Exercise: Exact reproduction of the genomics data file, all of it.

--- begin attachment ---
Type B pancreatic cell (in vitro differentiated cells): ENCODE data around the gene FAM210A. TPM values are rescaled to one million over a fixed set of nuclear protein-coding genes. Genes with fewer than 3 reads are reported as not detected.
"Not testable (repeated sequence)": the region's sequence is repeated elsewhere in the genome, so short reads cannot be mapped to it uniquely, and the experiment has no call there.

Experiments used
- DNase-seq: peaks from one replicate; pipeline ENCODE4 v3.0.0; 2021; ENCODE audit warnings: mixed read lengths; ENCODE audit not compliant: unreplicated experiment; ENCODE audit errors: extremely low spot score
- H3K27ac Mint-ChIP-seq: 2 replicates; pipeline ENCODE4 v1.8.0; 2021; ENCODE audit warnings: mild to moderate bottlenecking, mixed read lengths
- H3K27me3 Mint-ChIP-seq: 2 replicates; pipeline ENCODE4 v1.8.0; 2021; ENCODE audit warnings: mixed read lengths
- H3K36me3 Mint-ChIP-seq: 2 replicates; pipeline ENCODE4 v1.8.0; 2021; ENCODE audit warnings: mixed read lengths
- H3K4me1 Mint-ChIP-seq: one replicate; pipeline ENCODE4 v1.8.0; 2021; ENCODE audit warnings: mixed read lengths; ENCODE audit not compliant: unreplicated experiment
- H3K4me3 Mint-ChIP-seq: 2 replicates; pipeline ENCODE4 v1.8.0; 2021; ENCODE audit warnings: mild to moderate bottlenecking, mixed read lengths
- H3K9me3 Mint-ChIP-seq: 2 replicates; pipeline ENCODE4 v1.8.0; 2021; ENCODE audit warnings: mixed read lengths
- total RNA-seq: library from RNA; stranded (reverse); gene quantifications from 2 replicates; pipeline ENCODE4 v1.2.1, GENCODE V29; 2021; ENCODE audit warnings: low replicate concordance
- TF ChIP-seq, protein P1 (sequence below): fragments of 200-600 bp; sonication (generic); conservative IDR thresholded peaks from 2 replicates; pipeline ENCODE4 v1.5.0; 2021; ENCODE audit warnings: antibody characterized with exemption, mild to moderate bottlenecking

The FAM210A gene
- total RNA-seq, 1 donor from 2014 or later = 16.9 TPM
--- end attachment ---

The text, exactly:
Type B pancreatic cell (in vitro differentiated cells): ENCODE data around the gene FAM210A. TPM values are rescaled to one million over a fixed set of nuclear protein-coding genes. Genes with fewer than 3 reads are reported as not detected.
"Not testable (repeated sequence)": the region's sequence is repeated elsewhere in the genome, so short reads cannot be mapped to it uniquely, and the experiment has no call there.

Experiments used
- DNase-seq: peaks from one replicate; pipeline ENCODE4 v3.0.0; 2021; ENCODE audit warnings: mixed read lengths; ENCODE audit not compliant: unreplicated experiment; ENCODE audit errors: extremely low spot score
- H3K27ac Mint-ChIP-seq: 2 replicates; pipeline ENCODE4 v1.8.0; 2021; ENCODE audit warnings: mild to moderate bottlenecking, mixed read lengths
- H3K27me3 Mint-ChIP-seq: 2 replicates; pipeline ENCODE4 v1.8.0; 2021; ENCODE audit warnings: mixed read lengths
- H3K36me3 Mint-ChIP-seq: 2 replicates; pipeline ENCODE4 v1.8.0; 2021; ENCODE audit warnings: mixed read lengths
- H3K4me1 Mint-ChIP-seq: one replicate; pipeline ENCODE4 v1.8.0; 2021; ENCODE audit warnings: mixed read lengths; ENCODE audit not compliant: unreplicated experiment
- H3K4me3 Mint-ChIP-seq: 2 replicates; pipeline ENCODE4 v1.8.0; 2021; ENCODE audit warnings: mild to moderate bottlenecking, mixed read lengths
- H3K9me3 Mint-ChIP-seq: 2 replicates; pipeline ENCODE4 v1.8.0; 2021; ENCODE audit warnings: mixed read lengths
- total RNA-seq: library from RNA; stranded (reverse); gene quantifications from 2 replicates; pipeline ENCODE4 v1.2.1, GENCODE V29; 2021; ENCODE audit warnings: low replicate concordance
- TF ChIP-seq, protein P1 (sequence below): fragments of 200-600 bp; sonication (generic); conservative IDR thresholded peaks from 2 replicates; pipeline ENCODE4 v1.5.0; 2021; ENCODE audit warnings: antibody characterized with exemption, mild to moderate bottlenecking

The FAM210A gene
- total RNA-seq, 1 donor from 2014 or later = 16.9 TPM